Inter-Research > AEI > Prepress Abstract
Aquaculture Environment Interactions

    AEI prepress abstract   -  DOI:

    Common-garden comparison of relative survival and fitness-related traits of wild, farm, and hybrid Atlantic salmon Salmo salar parr in nature

    Samantha E. Crowley*, Ian R. Bradbury, Amber M. Messmer, Steven J. Duffy, Shahinur S. Islam, Ian A. Fleming

    *Corresponding author:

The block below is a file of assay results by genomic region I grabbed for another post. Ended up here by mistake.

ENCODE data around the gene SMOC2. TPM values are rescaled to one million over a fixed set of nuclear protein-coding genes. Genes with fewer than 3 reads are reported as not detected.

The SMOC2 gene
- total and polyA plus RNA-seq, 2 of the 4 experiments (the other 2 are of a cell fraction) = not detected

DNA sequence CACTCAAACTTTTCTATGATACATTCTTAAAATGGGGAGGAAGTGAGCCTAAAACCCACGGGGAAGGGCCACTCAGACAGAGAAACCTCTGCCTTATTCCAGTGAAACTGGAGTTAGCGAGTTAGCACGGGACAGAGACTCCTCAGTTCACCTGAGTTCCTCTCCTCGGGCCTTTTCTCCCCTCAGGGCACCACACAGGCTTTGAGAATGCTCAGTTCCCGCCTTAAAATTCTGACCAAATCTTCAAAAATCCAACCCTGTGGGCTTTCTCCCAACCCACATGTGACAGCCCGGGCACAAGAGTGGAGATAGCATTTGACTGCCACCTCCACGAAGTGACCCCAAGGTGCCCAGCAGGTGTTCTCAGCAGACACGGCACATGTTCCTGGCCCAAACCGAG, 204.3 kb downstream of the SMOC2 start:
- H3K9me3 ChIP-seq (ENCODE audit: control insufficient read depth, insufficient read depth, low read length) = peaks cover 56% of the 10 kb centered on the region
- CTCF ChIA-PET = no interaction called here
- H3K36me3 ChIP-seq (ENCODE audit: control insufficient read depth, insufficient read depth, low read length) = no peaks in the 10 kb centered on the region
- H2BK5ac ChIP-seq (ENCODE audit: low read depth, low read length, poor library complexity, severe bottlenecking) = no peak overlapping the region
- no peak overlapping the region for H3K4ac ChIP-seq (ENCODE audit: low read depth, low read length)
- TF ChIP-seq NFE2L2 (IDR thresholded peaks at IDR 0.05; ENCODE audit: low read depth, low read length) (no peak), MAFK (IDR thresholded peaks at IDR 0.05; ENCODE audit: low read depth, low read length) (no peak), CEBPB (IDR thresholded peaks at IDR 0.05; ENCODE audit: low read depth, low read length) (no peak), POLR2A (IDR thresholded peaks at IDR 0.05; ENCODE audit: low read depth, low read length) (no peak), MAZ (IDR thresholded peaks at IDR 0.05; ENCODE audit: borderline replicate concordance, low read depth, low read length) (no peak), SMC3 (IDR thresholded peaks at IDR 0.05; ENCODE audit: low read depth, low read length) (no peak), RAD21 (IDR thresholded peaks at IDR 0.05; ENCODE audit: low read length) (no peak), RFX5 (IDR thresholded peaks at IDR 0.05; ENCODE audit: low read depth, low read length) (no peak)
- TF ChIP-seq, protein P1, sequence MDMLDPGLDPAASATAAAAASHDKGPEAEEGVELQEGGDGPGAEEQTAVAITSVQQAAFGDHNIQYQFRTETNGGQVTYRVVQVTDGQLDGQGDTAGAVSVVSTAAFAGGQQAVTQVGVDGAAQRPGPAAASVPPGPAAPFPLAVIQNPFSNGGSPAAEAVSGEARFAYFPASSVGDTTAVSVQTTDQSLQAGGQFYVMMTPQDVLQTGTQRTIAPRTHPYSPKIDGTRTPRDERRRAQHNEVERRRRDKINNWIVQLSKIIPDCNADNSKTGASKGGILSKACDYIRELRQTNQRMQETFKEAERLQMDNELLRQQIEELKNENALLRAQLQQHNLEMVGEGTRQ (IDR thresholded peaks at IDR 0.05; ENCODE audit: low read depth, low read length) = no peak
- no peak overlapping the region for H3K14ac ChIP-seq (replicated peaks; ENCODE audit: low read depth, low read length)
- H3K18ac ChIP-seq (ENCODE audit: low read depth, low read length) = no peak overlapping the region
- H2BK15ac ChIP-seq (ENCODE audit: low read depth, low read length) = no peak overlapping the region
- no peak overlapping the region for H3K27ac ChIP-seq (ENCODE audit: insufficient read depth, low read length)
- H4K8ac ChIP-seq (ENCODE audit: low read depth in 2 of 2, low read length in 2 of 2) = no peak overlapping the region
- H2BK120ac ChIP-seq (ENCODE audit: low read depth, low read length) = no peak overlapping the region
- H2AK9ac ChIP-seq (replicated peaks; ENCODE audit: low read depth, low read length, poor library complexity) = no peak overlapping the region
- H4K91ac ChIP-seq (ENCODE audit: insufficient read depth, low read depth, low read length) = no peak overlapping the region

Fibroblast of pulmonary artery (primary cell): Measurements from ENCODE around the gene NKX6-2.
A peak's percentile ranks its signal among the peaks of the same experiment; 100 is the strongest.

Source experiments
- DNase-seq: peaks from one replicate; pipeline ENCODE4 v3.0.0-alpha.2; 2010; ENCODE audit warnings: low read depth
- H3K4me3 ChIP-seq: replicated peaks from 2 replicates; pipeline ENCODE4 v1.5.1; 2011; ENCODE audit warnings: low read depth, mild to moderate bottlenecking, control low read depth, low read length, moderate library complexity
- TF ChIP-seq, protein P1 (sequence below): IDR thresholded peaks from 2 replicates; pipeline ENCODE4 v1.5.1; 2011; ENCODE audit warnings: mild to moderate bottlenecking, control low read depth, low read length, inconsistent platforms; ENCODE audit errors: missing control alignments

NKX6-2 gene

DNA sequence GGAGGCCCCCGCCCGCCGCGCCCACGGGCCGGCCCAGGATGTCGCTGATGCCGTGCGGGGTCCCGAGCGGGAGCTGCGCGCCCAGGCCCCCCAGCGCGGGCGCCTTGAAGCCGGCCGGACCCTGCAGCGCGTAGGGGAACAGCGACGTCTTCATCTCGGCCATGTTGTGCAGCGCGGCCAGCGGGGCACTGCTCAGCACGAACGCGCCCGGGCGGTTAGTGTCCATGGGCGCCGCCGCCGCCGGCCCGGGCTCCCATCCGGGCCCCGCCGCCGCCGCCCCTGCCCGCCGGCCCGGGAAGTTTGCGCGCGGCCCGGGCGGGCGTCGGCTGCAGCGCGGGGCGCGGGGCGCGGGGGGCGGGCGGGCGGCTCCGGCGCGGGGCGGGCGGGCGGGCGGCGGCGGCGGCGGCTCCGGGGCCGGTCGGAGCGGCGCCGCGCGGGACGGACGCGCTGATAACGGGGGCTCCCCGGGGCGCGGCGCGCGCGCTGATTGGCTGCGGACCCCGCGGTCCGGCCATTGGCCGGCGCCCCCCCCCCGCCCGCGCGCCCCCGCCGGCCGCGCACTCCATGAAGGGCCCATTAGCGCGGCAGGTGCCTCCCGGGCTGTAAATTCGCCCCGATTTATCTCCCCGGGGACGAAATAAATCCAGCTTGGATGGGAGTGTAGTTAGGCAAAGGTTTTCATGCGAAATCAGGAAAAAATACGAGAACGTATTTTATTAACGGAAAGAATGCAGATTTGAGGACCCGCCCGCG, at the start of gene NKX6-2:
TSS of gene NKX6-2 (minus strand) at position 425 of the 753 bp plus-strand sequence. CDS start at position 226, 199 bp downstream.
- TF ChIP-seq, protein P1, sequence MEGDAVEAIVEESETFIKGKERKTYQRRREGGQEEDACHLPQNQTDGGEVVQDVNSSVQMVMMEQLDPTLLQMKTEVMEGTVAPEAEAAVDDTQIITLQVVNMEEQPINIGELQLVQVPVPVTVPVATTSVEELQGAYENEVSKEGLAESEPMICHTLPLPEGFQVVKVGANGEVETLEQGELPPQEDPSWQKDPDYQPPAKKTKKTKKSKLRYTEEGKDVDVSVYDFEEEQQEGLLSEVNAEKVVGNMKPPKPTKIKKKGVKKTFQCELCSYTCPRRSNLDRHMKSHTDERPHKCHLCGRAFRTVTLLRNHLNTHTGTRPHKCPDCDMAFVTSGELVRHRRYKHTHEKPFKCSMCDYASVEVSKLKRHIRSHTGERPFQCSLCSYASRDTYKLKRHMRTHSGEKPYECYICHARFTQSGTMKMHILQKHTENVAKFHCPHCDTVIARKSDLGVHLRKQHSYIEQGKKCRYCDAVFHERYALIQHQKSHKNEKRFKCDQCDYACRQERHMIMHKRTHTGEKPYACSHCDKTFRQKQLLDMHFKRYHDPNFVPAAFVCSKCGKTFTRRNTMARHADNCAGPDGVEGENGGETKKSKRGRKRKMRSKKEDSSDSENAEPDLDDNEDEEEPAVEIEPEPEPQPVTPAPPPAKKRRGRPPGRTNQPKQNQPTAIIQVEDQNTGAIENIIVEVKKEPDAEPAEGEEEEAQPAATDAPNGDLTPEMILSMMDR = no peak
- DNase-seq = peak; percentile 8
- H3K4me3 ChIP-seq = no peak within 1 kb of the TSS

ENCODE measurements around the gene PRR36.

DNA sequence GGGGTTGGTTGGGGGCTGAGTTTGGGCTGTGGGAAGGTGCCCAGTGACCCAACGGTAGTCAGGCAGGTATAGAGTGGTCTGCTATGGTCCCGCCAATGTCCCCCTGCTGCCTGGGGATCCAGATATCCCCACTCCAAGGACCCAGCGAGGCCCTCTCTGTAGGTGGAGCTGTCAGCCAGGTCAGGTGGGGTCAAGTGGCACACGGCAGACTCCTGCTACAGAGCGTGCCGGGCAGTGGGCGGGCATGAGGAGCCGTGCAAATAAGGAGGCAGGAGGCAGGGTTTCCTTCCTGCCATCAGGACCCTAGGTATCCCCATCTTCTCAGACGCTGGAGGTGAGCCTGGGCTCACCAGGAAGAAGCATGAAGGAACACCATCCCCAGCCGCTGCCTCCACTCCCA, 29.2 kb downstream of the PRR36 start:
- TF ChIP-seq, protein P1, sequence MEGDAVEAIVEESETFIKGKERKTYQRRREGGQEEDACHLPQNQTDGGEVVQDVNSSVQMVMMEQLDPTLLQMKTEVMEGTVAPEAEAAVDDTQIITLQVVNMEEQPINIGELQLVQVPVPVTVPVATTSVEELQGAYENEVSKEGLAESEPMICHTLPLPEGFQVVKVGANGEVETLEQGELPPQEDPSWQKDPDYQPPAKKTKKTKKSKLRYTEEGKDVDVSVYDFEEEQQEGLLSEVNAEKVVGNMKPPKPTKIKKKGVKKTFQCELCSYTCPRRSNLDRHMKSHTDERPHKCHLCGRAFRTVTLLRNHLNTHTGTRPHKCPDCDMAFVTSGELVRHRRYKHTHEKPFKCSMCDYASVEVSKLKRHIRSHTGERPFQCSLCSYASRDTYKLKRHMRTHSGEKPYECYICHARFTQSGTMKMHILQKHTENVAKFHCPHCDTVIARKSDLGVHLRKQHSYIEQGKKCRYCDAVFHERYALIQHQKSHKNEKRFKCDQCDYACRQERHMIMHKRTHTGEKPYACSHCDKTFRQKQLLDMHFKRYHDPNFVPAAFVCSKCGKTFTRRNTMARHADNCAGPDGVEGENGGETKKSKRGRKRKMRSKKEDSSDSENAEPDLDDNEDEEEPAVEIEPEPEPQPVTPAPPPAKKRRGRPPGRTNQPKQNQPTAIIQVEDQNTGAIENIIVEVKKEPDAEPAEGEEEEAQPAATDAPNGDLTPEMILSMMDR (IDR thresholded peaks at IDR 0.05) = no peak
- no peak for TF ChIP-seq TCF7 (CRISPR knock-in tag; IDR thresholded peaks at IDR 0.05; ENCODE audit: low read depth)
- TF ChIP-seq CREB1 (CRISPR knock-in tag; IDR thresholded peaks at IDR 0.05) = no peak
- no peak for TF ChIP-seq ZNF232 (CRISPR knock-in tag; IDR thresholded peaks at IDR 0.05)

ABSTRACT: When escapee farmed Atlantic salmon Salmo salar interbreed with wild fish, the introgression of maladaptive genes can lower wild population productivity and alter key life history traits. To date, only a few European studies have compared wild, farm, and hybrid salmon under common conditions in the wild, isolating the influence of genetics on survival and fitness-related traits. Here, we examine the performance of experimentally derived Atlantic salmon fry from 4 cross types (wild, farm, and reciprocal F1 hybrids) during the first summer of growth at 3 locations in southern Newfoundland. Overall survival was high, with the cross type rank order consistent across sites (mean percent recaptured: wild-mother hybrids 26.2% ≈ wild 26.0% > farm 19.2% > farm-mother hybrids 12.8%). Wild fish were smaller than wild-mother hybrids and farm fish, though differed less in size from farm-mother hybrids. At 2 out of 3 sites, wild-mother hybrids were larger than wild and farm-mother hybrid fish but had only a small size advantage over farm fish. Shape differences were small and mainly related to body depth, with the largest differences between wild and farm fish. Wild-mother hybrids had fewer parr marks than other cross types at a single site, and though differences in size of marks were minimal, farm fish tended to have the narrowest marks. Overall, these results show that genetic differences exist for fitness-related traits among wild, farm, and hybrid juveniles, even over short temporal scales and under favourable environmental conditions, and may contribute to patterns of reduced farm-mother hybrid and feral farm survival in the wild.